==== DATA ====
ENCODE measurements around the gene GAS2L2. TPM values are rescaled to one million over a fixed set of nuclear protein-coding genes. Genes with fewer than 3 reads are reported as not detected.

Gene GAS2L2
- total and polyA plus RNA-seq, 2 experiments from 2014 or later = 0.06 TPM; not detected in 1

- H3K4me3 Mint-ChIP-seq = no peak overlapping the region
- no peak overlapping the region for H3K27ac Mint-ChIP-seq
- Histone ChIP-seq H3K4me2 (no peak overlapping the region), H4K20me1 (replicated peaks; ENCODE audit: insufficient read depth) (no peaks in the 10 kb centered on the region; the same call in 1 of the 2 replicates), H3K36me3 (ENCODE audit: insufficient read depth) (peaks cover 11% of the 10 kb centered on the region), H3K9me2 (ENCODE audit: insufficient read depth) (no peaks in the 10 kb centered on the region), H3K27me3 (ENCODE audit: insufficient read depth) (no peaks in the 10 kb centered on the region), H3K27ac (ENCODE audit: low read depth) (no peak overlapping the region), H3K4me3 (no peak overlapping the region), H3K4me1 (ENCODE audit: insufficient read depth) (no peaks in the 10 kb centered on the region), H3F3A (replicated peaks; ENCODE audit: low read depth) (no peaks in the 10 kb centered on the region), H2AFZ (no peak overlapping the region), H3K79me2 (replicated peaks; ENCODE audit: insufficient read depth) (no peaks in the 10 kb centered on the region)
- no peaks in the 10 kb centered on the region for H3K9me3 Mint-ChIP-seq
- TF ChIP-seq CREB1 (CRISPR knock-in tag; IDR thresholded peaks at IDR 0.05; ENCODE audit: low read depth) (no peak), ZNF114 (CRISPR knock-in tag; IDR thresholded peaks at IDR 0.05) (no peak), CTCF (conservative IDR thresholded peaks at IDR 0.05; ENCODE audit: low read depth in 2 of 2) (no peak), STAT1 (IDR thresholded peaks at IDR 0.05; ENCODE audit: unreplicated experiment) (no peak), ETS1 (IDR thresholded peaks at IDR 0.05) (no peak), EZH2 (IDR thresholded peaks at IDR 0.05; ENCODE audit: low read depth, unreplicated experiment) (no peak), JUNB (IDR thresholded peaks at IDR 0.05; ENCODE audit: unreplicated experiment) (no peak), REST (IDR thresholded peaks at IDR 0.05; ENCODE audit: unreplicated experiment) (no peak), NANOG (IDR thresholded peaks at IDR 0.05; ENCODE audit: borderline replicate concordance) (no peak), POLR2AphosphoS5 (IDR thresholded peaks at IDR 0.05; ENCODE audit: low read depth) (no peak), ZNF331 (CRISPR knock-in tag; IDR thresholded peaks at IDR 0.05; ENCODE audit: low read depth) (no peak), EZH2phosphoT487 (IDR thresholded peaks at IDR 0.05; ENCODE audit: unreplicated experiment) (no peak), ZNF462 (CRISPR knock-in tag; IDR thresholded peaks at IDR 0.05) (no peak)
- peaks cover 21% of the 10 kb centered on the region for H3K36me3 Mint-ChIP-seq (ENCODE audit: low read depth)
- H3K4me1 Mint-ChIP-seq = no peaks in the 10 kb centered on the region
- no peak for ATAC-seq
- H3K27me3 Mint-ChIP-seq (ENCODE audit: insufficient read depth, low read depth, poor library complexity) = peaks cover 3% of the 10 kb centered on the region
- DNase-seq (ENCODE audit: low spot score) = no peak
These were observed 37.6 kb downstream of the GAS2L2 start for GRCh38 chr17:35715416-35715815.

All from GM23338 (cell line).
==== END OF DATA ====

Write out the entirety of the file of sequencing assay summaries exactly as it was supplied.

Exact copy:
ENCODE measurements around the gene GAS2L2. TPM values are rescaled to one million over a fixed set of nuclear protein-coding genes. Genes with fewer than 3 reads are reported as not detected.

Gene GAS2L2
- total and polyA plus RNA-seq, 2 experiments from 2014 or later = 0.06 TPM; not detected in 1

- H3K4me3 Mint-ChIP-seq = no peak overlapping the region
- no peak overlapping the region for H3K27ac Mint-ChIP-seq
- Histone ChIP-seq H3K4me2 (no peak overlapping the region), H4K20me1 (replicated peaks; ENCODE audit: insufficient read depth) (no peaks in the 10 kb centered on the region; the same call in 1 of the 2 replicates), H3K36me3 (ENCODE audit: insufficient read depth) (peaks cover 11% of the 10 kb centered on the region), H3K9me2 (ENCODE audit: insufficient read depth) (no peaks in the 10 kb centered on the region), H3K27me3 (ENCODE audit: insufficient read depth) (no peaks in the 10 kb centered on the region), H3K27ac (ENCODE audit: low read depth) (no peak overlapping the region), H3K4me3 (no peak overlapping the region), H3K4me1 (ENCODE audit: insufficient read depth) (no peaks in the 10 kb centered on the region), H3F3A (replicated peaks; ENCODE audit: low read depth) (no peaks in the 10 kb centered on the region), H2AFZ (no peak overlapping the region), H3K79me2 (replicated peaks; ENCODE audit: insufficient read depth) (no peaks in the 10 kb centered on the region)
- no peaks in the 10 kb centered on the region for H3K9me3 Mint-ChIP-seq
- TF ChIP-seq CREB1 (CRISPR knock-in tag; IDR thresholded peaks at IDR 0.05; ENCODE audit: low read depth) (no peak), ZNF114 (CRISPR knock-in tag; IDR thresholded peaks at IDR 0.05) (no peak), CTCF (conservative IDR thresholded peaks at IDR 0.05; ENCODE audit: low read depth in 2 of 2) (no peak), STAT1 (IDR thresholded peaks at IDR 0.05; ENCODE audit: unreplicated experiment) (no peak), ETS1 (IDR thresholded peaks at IDR 0.05) (no peak), EZH2 (IDR thresholded peaks at IDR 0.05; ENCODE audit: low read depth, unreplicated experiment) (no peak), JUNB (IDR thresholded peaks at IDR 0.05; ENCODE audit: unreplicated experiment) (no peak), REST (IDR thresholded peaks at IDR 0.05; ENCODE audit: unreplicated experiment) (no peak), NANOG (IDR thresholded peaks at IDR 0.05; ENCODE audit: borderline replicate concordance) (no peak), POLR2AphosphoS5 (IDR thresholded peaks at IDR 0.05; ENCODE audit: low read depth) (no peak), ZNF331 (CRISPR knock-in tag; IDR thresholded peaks at IDR 0.05; ENCODE audit: low read depth) (no peak), EZH2phosphoT487 (IDR thresholded peaks at IDR 0.05; ENCODE audit: unreplicated experiment) (no peak), ZNF462 (CRISPR knock-in tag; IDR thresholded peaks at IDR 0.05) (no peak)
- peaks cover 21% of the 10 kb centered on the region for H3K36me3 Mint-ChIP-seq (ENCODE audit: low read depth)
- H3K4me1 Mint-ChIP-seq = no peaks in the 10 kb centered on the region
- no peak for ATAC-seq
- H3K27me3 Mint-ChIP-seq (ENCODE audit: insufficient read depth, low read depth, poor library complexity) = peaks cover 3% of the 10 kb centered on the region
- DNase-seq (ENCODE audit: low spot score) = no peak
These were observed 37.6 kb downstream of the GAS2L2 start for GRCh38 chr17:35715416-35715815.

All from GM23338 (cell line).